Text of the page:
Two Flawed Attempts to Rethink Zionism

June 24 2016

Two new theoretical works attempt to save Jewish nationalism and the state of Israel from their purported deficiencies and, simultaneously, to defend them against their critics. In Zionism and Judaism: A New Theory, David Novak argues that the only grounds for the rightness of Zionism are religious, and therefore Israel should be “a theistically based polity,” with its legal system undergirded not by halakhah but by the seven Noahide laws. Chaim Gans, in A Political Theory for the Jewish People, contends that the principles justifying Jewish statehood also justify Palestinian statehood, and also the right of Arabs to their own national culture within a Jewish state. Allan Arkush finds both books unsatisfactory (free registration required):

[I]is it an accident, we must ask, that Novak has omitted any mention of idolatry and blasphemy from this Noahide bill of rights? These are, after all, by far the most problematic prohibitions for a modern state. What are Israeli pagans (there are a few) to think of the proposal to outlaw their religion? Much more important, wouldn’t the prohibition of idolatry and blasphemy threaten to curtail the free expression of anti-clerical writers and atheists and even—on Novak’s analysis—cultural Zionists? And wouldn’t Israeli homosexuals (not to speak of consenting adulterers) have good reason to fear that the Noahide law against sexual license would be interpreted in ways that would deprive them of their freedom?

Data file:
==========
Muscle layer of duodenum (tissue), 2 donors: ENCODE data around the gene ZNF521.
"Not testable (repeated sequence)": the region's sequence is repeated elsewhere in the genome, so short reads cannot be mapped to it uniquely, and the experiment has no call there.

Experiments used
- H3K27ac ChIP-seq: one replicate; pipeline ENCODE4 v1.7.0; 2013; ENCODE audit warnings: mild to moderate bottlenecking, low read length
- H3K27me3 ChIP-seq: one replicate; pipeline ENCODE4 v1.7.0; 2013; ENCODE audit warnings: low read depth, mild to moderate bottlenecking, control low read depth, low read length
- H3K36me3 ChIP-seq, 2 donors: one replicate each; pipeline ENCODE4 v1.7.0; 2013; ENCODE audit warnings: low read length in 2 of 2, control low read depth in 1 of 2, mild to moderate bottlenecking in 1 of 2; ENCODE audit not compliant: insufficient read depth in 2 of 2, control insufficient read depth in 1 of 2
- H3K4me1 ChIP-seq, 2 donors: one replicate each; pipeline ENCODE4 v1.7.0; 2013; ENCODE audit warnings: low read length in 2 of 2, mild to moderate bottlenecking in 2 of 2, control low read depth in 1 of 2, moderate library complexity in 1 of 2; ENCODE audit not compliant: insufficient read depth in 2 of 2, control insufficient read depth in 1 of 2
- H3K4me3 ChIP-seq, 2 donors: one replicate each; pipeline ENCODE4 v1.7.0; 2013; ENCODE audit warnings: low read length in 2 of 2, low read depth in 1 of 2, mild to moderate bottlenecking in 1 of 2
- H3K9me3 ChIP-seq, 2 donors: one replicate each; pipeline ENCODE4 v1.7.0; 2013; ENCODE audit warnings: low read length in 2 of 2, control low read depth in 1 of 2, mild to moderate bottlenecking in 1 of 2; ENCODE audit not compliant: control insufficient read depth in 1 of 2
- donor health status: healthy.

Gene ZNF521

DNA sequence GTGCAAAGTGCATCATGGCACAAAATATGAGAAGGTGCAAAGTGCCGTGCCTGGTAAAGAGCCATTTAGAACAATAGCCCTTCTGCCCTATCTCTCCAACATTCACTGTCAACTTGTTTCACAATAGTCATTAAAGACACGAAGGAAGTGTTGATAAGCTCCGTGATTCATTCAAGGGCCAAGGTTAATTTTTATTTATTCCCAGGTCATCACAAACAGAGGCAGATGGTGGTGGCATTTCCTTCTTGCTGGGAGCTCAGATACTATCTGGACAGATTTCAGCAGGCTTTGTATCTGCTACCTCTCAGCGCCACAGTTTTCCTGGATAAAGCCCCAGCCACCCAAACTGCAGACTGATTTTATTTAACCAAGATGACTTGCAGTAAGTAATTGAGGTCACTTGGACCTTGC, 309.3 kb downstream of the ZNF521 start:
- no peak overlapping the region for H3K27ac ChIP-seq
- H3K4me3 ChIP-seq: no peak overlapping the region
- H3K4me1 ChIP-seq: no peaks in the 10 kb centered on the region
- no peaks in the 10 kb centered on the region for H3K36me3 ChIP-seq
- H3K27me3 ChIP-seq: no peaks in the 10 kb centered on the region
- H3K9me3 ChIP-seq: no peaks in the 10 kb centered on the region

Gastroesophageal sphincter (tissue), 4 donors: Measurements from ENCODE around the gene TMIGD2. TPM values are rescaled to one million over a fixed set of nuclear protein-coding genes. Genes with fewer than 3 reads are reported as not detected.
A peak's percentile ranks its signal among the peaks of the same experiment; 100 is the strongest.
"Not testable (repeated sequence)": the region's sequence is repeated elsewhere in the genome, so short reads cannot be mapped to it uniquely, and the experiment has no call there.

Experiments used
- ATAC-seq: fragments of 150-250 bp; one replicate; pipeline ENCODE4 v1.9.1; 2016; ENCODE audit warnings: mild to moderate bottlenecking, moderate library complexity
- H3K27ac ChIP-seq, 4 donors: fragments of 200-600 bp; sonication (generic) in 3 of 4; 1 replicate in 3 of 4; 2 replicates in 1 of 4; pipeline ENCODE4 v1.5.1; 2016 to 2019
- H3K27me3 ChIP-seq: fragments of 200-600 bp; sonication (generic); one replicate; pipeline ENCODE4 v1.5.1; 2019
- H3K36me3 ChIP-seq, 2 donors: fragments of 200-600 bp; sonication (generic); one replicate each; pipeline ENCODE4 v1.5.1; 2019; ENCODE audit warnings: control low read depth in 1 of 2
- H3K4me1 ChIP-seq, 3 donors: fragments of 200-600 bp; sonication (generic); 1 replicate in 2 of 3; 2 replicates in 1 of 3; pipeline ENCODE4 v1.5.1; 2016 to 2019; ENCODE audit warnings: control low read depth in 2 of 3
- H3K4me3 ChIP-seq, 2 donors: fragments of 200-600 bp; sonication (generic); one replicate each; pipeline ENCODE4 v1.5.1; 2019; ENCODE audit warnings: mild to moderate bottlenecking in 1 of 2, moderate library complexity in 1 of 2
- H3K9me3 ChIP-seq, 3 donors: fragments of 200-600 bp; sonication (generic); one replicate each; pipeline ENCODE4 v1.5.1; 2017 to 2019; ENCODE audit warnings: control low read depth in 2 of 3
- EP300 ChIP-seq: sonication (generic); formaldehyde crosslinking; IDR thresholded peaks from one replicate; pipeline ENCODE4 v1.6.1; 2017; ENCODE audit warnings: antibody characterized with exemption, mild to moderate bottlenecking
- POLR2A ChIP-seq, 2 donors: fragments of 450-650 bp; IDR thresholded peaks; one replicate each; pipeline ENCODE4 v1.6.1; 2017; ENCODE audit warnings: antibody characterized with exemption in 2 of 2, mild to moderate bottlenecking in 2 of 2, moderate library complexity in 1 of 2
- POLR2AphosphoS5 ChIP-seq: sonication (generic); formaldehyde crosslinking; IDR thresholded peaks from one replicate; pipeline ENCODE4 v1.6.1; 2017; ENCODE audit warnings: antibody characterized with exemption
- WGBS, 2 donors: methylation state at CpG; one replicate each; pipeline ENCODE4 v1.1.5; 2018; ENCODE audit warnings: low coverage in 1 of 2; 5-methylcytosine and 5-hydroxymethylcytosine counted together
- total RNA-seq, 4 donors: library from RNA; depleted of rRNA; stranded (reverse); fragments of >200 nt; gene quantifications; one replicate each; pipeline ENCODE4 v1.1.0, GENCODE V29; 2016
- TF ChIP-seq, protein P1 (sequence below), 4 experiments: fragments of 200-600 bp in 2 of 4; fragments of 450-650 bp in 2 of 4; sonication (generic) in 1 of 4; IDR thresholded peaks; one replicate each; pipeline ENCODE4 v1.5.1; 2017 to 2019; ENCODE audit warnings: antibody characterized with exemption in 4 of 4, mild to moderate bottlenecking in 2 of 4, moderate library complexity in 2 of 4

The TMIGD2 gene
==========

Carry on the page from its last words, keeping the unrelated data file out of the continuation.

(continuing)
As for Gans, Arkush writes, he is

a consistent thinker whose ultimate grounds for defending the Zionist enterprise require the support of Palestinian national rights, as he defines them. There is, however, good reason to fear the consequences of putting his ideas into practice.

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Read more at Jewish Review of Books

More about: Israel & Zionism, Liberal Zionism, Religious Zionism, Seven Noahide Laws, Two-State Solution, Zionism

Why Is Iran Acquiring Property in Venezuela?

In June Tehran and Caracas concluded a major twenty-year cooperation treaty. One of its many provisions—kept secret until recently—was the transfer of 4,000 square miles of Venezuelan land to Iranian control. Although the territory is ostensibly for agricultural use, Lawrence Franklin suspects the Islamic Republic might have other plans:

Hizballah already runs paramilitary training centers in restricted sections of Venezuela’s Margarita Island, a tourist area northeast of the country’s mainland. The terrorist group has considerable support from some of Venezuela’s prominent Lebanese clans such as the Nasr al-Din family, who reportedly facilitated Iran’s penetration of Margarita Island. . . . The Maduro regime has apparently been so welcoming to Iranian intelligence agents that some of Hizballah’s long-established Latin American network at the tri-border nexus of Brazil, Argentina, and Paraguay has been overtaken by Hizballah activities on Venezuela’s Margarita Island.

Iran’s alliance with Venezuela most importantly provides Tehran with opportunities to target U.S. interests in Latin America and potentially the southern United States. Iran, along with the Chinese Communist Party, is in the process of strengthening Venezuela’s military against the U.S., for instance by deliveries of military drones, which are also considered a threat by Colombia.

While air and seaborne arms deliveries are high-profile evidence of Iran’s ties with Venezuela, Tehran’s cooperation with Venezuelan intelligence agencies, although less visible, is also intense. The Islamic Republic’s support for Hizballah terrorist operations is pervasive throughout Latin America. Hizballah recruits from Venezuela’s ten-million-strong Lebanese diaspora. Iran and Hizballah cooperate in training of intelligence agents and in developing sources who reside in Venezuela and Colombia, as well as in the tri-border region of Brazil, Paraguay, and Argentina.

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Read more at Gatestone

More about: Iran, Latin America, Venezuela